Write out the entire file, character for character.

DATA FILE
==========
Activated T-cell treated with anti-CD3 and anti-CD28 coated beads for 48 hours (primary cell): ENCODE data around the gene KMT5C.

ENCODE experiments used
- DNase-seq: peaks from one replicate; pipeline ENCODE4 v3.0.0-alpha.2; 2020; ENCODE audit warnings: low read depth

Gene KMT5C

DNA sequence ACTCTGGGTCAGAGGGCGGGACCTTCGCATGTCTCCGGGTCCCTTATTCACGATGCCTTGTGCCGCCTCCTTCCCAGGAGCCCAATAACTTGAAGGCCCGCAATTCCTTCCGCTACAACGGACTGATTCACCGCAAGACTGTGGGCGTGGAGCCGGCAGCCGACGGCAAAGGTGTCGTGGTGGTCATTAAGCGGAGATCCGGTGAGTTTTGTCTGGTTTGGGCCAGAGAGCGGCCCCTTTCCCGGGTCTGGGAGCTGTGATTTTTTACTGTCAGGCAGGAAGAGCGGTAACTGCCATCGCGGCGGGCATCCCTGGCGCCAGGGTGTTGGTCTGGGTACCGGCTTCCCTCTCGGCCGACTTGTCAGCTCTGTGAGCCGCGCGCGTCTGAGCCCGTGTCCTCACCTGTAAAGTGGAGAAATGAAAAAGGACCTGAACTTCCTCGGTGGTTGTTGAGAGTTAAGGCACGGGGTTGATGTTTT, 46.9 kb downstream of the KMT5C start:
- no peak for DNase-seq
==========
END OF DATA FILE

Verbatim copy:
Activated T-cell treated with anti-CD3 and anti-CD28 coated beads for 48 hours (primary cell): ENCODE data around the gene KMT5C.

ENCODE experiments used
- DNase-seq: peaks from one replicate; pipeline ENCODE4 v3.0.0-alpha.2; 2020; ENCODE audit warnings: low read depth

Gene KMT5C

DNA sequence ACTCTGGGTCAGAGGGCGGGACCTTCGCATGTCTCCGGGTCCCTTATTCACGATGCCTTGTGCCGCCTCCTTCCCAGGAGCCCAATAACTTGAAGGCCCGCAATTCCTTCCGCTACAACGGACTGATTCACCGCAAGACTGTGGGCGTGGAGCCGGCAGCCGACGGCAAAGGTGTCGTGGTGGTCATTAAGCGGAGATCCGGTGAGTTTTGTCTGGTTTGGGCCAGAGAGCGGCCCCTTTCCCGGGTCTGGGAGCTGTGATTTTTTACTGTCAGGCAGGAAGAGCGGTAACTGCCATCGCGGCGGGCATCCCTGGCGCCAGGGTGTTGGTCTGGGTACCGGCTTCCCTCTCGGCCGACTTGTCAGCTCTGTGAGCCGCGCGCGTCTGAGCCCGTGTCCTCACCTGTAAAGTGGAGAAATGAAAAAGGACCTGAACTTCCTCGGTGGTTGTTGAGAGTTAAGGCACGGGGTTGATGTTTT, 46.9 kb downstream of the KMT5C start:
- no peak for DNase-seq